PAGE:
Author Topic: MR sidenocks  (Read 47965 times)

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Offline Davepim

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Re: MR sidenocks
« Reply #60 on: October 21, 2009, 04:22:47 am »
Swamp,
    This is a question that I've given a lot of thought to, mostly because I waste so much time and effort getting it right! I believe that the shape of the taper on the bow tip was traditional, going back probably thousands of years. People back in the middle ages were practically-minded, but also very tied to tradition - if something worked they were unlikely to change it. With respect, the straight taper works because of good modern glues, whereas the gradual taper works even without the horn! When I do this, I rough out the bow-tip to what looks a close match to the profile of the drill bit, then I drill out the horn and use this, placed on the bow tip and rotated round and round, as a way to find the bits that need further reduction - the horn leaves a mark on the wood. I have also wondered whether the horn nocks might have been heated up to soften them, before placing them on the bow tips (with or without glue) so that when they contract and harden up again they would form a tight fit. As you have suggested, they might have used a stone grinder with the exact internal profile of the  horn, to work the wood down. It would be interesting to see if the cones on the Mary Rose bows were standardised in any way from each particular bowyer; this might indicate such a system. However it was done, it was likely to have been done using a quick and efficient system to ensure a rapid production rate. Certainly this idea doesn't tally with the way I personally do the bow nocks, but then I am probably unusually slow and incompetent here ;)

Cheers, Dave

Offline Kviljo

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  • Archaeologist, Antitheist
Re: MR sidenocks
« Reply #61 on: October 30, 2009, 10:08:09 am »
Dave, I'm sure they did it like you do. I do it that way as well. With a bit of practise it can be done reasonably fast. They were probably not as hung up in production efficiency back then as we are today.

Mark, I can make you a couple of nocks, in water buffalo horn. Let me know if you're interested.

Offline bow-toxo

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Re: MR sidenocks
« Reply #62 on: November 08, 2009, 07:10:04 pm »
Swamp,
    This is a question that I've given a lot of thought to, mostly because I waste so much time and effort getting it right! I believe that the shape of the taper on the bow tip was traditional, going back probably thousands of years. People back in the middle ages were practically-minded, but also very tied to tradition - if something worked they were unlikely to change it. With respect, the straight taper works because of good modern glues, whereas the gradual taper works even without the horn! When I do this, I rough out the bow-tip to what looks a close match to the profile of the drill bit, then I drill out the horn and use this, placed on the bow tip and rotated round and round, as a way to find the bits that need further reduction - the horn leaves a mark on the wood. I have also wondered whether the horn nocks might have been heated up to soften them, before placing them on the bow tips (with or without glue) so that when they contract and harden up again they would form a tight fit. As you have suggested, they might have used a stone grinder with the exact internal profile of the  horn, to work the wood down. It would be interesting to see if the cones on the Mary Rose bows were standardised in any way from each particular bowyer; this might indicate such a system. However it was done, it was likely to have been done using a quick and efficient system to ensure a rapid production rate. Certainly this idea doesn't tally with the way I personally do the bow nocks, but then I am probably unusually slow and incompetent here ;)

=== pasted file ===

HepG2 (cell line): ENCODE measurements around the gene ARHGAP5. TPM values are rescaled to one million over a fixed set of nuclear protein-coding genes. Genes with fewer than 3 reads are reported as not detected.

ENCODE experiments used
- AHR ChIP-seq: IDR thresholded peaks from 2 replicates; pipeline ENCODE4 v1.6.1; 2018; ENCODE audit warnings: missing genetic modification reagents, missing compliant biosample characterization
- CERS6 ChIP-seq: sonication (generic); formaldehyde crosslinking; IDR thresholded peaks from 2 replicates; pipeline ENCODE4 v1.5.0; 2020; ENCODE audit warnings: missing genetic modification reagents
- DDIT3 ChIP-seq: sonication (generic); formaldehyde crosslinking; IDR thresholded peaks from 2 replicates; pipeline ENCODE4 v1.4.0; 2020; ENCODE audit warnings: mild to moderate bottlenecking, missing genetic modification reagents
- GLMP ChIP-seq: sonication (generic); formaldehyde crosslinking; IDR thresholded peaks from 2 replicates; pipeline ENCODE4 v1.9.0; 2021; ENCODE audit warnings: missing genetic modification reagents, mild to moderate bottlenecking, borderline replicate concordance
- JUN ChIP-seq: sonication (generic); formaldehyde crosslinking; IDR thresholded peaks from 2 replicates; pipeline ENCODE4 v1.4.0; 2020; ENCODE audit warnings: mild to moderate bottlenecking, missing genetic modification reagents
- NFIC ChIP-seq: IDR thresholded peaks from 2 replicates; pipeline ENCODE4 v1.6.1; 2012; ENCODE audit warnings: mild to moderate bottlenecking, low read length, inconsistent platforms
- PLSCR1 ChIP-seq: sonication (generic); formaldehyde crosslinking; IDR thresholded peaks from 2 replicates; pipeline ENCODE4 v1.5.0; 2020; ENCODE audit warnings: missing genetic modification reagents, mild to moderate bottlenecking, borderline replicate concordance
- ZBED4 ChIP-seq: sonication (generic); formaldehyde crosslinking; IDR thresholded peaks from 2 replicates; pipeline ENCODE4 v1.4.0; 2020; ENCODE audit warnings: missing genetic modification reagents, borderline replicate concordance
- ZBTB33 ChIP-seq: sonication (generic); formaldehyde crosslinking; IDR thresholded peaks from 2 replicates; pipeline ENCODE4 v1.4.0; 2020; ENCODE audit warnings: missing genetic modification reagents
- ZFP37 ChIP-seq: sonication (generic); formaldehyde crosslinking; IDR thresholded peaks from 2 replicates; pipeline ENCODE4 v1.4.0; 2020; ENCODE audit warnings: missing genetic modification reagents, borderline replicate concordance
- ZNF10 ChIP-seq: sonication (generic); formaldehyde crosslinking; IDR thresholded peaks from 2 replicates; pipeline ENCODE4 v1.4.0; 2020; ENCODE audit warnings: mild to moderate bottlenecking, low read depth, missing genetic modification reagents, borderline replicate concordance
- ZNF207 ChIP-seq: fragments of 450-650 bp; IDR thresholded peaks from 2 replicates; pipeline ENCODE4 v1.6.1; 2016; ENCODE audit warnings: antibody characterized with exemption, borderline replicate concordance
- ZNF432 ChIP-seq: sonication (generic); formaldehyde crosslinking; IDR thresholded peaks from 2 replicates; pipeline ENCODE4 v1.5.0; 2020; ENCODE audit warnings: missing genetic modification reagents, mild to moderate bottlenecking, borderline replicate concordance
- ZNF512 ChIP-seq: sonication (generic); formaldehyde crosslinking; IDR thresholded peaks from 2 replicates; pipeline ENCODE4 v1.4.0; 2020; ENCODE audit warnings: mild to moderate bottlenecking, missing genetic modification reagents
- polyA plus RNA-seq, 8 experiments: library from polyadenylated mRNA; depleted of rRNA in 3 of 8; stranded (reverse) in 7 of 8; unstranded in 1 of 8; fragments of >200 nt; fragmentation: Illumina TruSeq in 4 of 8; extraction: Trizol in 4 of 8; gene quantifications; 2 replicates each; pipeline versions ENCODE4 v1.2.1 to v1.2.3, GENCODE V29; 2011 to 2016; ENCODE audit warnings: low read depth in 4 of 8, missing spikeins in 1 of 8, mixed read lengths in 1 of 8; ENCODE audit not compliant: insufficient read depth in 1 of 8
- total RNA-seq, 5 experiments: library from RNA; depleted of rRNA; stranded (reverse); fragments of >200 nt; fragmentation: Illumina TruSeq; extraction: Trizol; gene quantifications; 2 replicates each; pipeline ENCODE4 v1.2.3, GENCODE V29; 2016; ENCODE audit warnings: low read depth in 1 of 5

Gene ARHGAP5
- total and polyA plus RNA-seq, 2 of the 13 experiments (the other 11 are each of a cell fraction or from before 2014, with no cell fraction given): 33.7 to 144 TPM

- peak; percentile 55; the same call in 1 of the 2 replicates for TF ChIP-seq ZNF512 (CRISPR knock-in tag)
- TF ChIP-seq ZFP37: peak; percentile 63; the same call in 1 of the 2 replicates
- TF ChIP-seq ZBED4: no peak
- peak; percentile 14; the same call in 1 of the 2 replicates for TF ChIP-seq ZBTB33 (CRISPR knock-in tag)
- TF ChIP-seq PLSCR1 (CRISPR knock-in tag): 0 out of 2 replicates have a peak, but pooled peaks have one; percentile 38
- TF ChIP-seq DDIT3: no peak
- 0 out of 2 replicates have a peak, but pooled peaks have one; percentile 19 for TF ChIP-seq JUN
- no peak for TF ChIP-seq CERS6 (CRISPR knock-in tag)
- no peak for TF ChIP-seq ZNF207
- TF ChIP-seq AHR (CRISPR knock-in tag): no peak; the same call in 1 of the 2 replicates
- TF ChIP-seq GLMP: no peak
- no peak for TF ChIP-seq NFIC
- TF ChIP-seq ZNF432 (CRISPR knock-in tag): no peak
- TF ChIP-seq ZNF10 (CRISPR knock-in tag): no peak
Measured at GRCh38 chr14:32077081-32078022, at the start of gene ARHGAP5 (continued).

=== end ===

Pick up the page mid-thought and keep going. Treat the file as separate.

Cheers, Dave

 I really think the [cow] horn nocks were standardized. The bowtips are all so near the same size, whatever the strength of the rest of the bow. Also, then, guildsmen were prohibited from doing the work of another guild [bowyers were not to make arrows or fletchers to make bows] and anything of horn would be made by a horner, so standardization of military gear would seem necessary. African Man described how he ground a spade bit to shape to match the tip taper and drilled the holes with that. We can see why the tips had to be round. Some say that soaking the horn in boiling water makes for a better fit. I wouldn't advise much pressure and twisting as I have caused lengthwise cracks and splits that way. They were probably glued with hide glue as Elizabethan archers in Ireland had nocks coming loose in the rain. With horn sidenocks, be sure that the groove is high enough that the string loop stays on the horn.

Offline Davepim

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Re: MR sidenocks
« Reply #63 on: November 09, 2009, 04:34:57 am »
Yes, I've had nocks split when twisting them too!, but there's no easy way out - standardised or not. The only thing I can say is that the more of these you do, the faster and easier they become.

Dave